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Steering committee submits the report describing blockchain applications to the finance ministry; Rejolut’s product H-contract goes live.

Earlier this month, the finance ministry, led by the former economic affairs minister Subhash Chandra Garg, constituted a steering meeting on financial technology. The results are now out in public domain currently. Though the committee’s recommendation of a blanket ban on cryptocurrency in India was highly criticized, it’s blockchain point should accumulate an overwhelmingly positive response from the industry.

Subhash Chandra Garg
Subhash Chandra Garg

The interministerial committee led by Subhash Chandra Garg is full of appreciation when it comes to blockchain technology and its applications. According to reports by the steering committee, “DLT (Distributed Ledger Technology) is being explored to facilitate tamper-proof, decentralized records of flow of commodities and assets across a supply chain by using trusted validation mechanisms. The application of DLT has the potential to enhance efficiency and resilience and reduce transaction costs in a number of financial and non-financial sector applications. Blockchain is a type of DLT which enables a community of users to record transactions in a distributed (without a central repository) and a decentralized (without a central authority) manner.”

However, there have hardly been any recommendations when it comes to bringing clarity on the policy level by the major stakeholders such as MeitY, MSME, UIDAI, RBI, Invest India, Banks, iSPIRT, and members from (DLAI) Digital Lenders Association of India. The applications where the committee felt that blockchain might have an impact are cross-border remittances, settlements of securities and trade finance.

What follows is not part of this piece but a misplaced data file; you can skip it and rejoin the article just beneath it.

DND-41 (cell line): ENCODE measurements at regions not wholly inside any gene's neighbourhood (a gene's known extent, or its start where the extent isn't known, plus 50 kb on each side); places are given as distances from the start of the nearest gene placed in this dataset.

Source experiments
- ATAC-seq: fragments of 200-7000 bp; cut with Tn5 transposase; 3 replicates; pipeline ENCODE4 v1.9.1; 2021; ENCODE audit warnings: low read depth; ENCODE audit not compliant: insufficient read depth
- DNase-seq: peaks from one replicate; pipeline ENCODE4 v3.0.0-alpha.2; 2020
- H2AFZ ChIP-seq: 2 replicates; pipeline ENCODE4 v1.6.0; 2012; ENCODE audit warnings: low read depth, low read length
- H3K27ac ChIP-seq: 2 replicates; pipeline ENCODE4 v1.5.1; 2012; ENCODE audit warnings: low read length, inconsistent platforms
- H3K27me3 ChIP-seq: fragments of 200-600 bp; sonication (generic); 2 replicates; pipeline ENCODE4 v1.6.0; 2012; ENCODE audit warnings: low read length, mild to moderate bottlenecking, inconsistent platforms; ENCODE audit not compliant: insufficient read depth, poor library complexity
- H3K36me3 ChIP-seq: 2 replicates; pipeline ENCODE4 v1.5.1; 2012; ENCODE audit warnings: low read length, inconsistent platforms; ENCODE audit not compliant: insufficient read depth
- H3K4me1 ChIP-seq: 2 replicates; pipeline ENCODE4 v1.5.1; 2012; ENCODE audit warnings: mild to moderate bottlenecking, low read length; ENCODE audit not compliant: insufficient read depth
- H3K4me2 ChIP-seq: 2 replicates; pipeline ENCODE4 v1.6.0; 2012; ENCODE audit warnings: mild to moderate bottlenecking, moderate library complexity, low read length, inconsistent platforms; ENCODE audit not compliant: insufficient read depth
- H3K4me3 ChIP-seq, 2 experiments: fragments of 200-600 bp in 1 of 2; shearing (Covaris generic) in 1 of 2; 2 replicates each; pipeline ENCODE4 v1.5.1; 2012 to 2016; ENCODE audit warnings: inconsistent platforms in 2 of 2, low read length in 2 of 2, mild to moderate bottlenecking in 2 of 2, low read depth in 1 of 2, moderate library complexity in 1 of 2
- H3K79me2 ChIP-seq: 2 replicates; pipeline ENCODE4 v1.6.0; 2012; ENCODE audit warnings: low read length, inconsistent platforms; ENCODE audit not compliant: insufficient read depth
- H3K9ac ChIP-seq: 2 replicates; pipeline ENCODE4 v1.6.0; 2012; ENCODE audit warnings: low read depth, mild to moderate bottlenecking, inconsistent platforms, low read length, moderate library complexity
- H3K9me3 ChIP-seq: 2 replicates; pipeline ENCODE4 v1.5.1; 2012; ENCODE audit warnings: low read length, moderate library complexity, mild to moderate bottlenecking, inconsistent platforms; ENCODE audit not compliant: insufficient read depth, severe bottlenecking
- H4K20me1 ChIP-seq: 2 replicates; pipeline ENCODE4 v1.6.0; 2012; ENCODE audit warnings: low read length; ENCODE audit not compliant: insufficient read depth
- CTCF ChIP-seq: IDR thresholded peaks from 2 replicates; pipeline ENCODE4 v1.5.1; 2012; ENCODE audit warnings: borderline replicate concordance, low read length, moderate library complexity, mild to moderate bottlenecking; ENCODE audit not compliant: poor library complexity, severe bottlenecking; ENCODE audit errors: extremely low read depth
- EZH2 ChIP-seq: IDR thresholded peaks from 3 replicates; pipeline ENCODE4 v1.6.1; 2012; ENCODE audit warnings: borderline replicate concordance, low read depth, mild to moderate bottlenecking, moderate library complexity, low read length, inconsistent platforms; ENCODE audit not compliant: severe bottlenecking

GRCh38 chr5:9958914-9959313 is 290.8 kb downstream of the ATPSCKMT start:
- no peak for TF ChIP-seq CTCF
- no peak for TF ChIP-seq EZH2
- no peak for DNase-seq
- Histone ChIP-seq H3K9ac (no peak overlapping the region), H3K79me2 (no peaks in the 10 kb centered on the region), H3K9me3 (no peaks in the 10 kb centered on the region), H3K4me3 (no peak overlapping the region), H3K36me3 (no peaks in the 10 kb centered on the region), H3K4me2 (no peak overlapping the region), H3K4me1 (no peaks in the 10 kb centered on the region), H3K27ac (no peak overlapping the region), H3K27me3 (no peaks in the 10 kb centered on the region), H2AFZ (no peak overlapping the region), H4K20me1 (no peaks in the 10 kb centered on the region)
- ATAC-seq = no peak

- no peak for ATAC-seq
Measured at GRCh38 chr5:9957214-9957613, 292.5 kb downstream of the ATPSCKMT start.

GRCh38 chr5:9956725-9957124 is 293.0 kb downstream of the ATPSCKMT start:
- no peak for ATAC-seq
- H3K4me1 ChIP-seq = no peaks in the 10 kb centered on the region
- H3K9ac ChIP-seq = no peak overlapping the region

Rejolut: Week’s best startup

Mumbai-based Blockchain Development startup, Rejolut’s byproduct H-contract has gone live along with Hedera Hashgraph Blockchain’s mainnet on 16th September. Mainnet is essentially the blockchain that delivers the functionality of transferring digital currency from a sender to a recipient. Reportedly, Rejolut is the only startup of India to have open access to Hedera Hashgraph’s mainnet. The firm has already been working with top brands across the globe such as Hashing System, Hbar price, Earth ID, and so on.

The firm’s members include Tata Communications, IBM, Nomura Holdings and Deutsche Telekom AG and Hedera Hashgraph. As s distributed public ledger platform, the company has raised $100 million by far. The blockchain tech aims to be quicker and run on a larger scale. The valuation of the firm currently is at around $6 billion.

Mindtree initiates blockchain-powered merchant onboarding solution

Bengaluru based IT company Mindtree has announced the launch of its blockchain-based merchant onboarding solution for payment service providers and acquirer banks. The firm’s solution has been developed on a Hyperledger fabric channel, a private distributed ledger framework, for proper communication between the members of all the merchants that ensure a secure and private sharing of the document approval and its information among all the dependent stakeholders. Blockchain has offered the capabilities to facilitate transactions to be authorized and authenticated, securely and transparently. Such skills ensure that the data is transmitted within a secure network and stimulates information sharing across all the parties.

IBM’s Call for Code 2019: Top 5 declared

David Clark Cause, the founding partner at IBM, announced the top 5 finalists for the Call for Code Global Challenge 2019. These five finalists are AsTeR (Europe), Healios (North America), Prometeo (Europe), Rove (North America) and Sparrow Platform (Asia Pacific).

Call for Code 2019 focusses on using cut edge technologies like blockchain, AI, ML, big data to help lessen the effects of natural disasters and support the communities prepare and respond to the needs of the survivors better. Naural disasters have been growing on a large scale and have been affecting every region of the world. The initiative unites several developers to create applications powered by open source technology that could tackle these global problems.

According to IBM, this year, over 180K independent and enterprise developers, data scientists, activists, and students from 165 nations took part in the challenge. They created more than 5,000 applications designed to enhance the access to vital information that could assist their first responders and health practitioners in helping survivors of natural disasters.